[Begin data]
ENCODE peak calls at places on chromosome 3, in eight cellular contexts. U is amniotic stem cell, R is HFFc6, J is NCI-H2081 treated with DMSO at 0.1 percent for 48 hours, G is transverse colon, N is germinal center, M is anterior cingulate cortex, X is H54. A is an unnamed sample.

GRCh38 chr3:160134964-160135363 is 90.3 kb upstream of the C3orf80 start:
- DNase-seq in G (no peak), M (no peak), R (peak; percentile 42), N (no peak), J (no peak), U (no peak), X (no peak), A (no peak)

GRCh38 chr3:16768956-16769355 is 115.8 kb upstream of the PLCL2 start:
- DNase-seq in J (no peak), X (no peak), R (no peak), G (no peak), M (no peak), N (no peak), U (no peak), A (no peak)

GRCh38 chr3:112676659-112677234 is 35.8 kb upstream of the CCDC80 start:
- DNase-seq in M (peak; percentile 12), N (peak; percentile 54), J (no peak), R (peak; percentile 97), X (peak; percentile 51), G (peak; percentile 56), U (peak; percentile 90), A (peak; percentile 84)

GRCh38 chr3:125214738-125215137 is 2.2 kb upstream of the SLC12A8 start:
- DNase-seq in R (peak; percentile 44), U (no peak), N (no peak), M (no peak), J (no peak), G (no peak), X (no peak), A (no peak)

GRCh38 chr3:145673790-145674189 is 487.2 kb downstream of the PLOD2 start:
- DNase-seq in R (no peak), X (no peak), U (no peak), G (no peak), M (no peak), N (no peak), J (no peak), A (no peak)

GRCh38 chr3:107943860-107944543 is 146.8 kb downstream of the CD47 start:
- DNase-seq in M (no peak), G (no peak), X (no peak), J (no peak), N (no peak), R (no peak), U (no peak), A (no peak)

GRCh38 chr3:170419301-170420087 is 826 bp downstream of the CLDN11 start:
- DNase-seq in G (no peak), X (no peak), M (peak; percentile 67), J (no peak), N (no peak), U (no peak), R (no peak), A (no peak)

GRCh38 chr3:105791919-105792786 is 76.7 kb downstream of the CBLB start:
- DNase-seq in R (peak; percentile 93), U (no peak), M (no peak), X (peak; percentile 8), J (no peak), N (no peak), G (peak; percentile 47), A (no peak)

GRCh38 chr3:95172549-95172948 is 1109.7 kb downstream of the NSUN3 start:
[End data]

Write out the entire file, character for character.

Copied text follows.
ENCODE peak calls at places on chromosome 3, in eight cellular contexts. U is amniotic stem cell, R is HFFc6, J is NCI-H2081 treated with DMSO at 0.1 percent for 48 hours, G is transverse colon, N is germinal center, M is anterior cingulate cortex, X is H54. A is an unnamed sample.

GRCh38 chr3:160134964-160135363 is 90.3 kb upstream of the C3orf80 start:
- DNase-seq in G (no peak), M (no peak), R (peak; percentile 42), N (no peak), J (no peak), U (no peak), X (no peak), A (no peak)

GRCh38 chr3:16768956-16769355 is 115.8 kb upstream of the PLCL2 start:
- DNase-seq in J (no peak), X (no peak), R (no peak), G (no peak), M (no peak), N (no peak), U (no peak), A (no peak)

GRCh38 chr3:112676659-112677234 is 35.8 kb upstream of the CCDC80 start:
- DNase-seq in M (peak; percentile 12), N (peak; percentile 54), J (no peak), R (peak; percentile 97), X (peak; percentile 51), G (peak; percentile 56), U (peak; percentile 90), A (peak; percentile 84)

GRCh38 chr3:125214738-125215137 is 2.2 kb upstream of the SLC12A8 start:
- DNase-seq in R (peak; percentile 44), U (no peak), N (no peak), M (no peak), J (no peak), G (no peak), X (no peak), A (no peak)

GRCh38 chr3:145673790-145674189 is 487.2 kb downstream of the PLOD2 start:
- DNase-seq in R (no peak), X (no peak), U (no peak), G (no peak), M (no peak), N (no peak), J (no peak), A (no peak)

GRCh38 chr3:107943860-107944543 is 146.8 kb downstream of the CD47 start:
- DNase-seq in M (no peak), G (no peak), X (no peak), J (no peak), N (no peak), R (no peak), U (no peak), A (no peak)

GRCh38 chr3:170419301-170420087 is 826 bp downstream of the CLDN11 start:
- DNase-seq in G (no peak), X (no peak), M (peak; percentile 67), J (no peak), N (no peak), U (no peak), R (no peak), A (no peak)

GRCh38 chr3:105791919-105792786 is 76.7 kb downstream of the CBLB start:
- DNase-seq in R (peak; percentile 93), U (no peak), M (no peak), X (peak; percentile 8), J (no peak), N (no peak), G (peak; percentile 47), A (no peak)

GRCh38 chr3:95172549-95172948 is 1109.7 kb downstream of the NSUN3 start: